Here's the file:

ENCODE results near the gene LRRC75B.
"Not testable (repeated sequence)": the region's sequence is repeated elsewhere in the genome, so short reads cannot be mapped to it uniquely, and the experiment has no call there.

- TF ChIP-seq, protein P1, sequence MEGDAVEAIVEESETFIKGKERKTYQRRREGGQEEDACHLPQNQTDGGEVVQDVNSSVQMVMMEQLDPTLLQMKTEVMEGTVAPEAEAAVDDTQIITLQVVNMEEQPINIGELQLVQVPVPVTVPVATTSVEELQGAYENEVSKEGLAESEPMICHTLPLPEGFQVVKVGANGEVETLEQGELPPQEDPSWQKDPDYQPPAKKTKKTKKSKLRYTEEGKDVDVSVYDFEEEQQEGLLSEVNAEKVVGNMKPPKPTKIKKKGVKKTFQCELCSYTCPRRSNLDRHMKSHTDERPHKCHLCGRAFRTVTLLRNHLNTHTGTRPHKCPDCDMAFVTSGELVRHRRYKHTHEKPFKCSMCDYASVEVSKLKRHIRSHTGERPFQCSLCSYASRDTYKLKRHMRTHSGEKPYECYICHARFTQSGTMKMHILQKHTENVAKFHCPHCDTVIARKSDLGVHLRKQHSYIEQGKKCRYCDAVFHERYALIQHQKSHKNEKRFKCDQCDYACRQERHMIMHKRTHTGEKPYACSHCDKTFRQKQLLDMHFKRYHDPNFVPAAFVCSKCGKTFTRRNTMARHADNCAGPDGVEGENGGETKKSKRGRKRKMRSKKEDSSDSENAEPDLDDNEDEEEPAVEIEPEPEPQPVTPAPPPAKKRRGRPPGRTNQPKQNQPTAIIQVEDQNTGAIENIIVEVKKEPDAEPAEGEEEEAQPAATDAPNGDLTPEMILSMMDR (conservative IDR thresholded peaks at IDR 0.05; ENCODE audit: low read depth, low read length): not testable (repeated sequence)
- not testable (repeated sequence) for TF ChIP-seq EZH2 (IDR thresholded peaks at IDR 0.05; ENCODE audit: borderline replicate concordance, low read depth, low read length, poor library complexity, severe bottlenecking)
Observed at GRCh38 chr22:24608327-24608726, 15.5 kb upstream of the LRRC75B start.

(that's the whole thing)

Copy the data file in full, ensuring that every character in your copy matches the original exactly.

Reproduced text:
ENCODE results near the gene LRRC75B.
"Not testable (repeated sequence)": the region's sequence is repeated elsewhere in the genome, so short reads cannot be mapped to it uniquely, and the experiment has no call there.

- TF ChIP-seq, protein P1, sequence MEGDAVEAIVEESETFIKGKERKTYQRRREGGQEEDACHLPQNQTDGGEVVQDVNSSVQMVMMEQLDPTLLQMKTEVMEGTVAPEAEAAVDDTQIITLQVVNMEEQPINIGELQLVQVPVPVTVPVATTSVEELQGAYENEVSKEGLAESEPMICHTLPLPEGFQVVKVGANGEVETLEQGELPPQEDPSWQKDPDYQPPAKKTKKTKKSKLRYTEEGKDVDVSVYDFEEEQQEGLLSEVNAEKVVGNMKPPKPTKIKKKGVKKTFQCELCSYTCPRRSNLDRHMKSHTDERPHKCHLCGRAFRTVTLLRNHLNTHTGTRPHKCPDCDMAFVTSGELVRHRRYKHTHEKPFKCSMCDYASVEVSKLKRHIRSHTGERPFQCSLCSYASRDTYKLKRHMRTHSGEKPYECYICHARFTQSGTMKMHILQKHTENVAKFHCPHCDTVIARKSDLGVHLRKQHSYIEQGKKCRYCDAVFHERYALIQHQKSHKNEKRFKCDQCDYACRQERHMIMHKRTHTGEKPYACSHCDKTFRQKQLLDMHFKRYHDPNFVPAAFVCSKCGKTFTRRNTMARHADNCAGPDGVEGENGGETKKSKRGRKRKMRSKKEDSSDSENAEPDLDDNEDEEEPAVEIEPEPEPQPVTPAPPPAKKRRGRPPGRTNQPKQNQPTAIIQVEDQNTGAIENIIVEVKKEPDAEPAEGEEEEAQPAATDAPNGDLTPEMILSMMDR (conservative IDR thresholded peaks at IDR 0.05; ENCODE audit: low read depth, low read length): not testable (repeated sequence)
- not testable (repeated sequence) for TF ChIP-seq EZH2 (IDR thresholded peaks at IDR 0.05; ENCODE audit: borderline replicate concordance, low read depth, low read length, poor library complexity, severe bottlenecking)
Observed at GRCh38 chr22:24608327-24608726, 15.5 kb upstream of the LRRC75B start.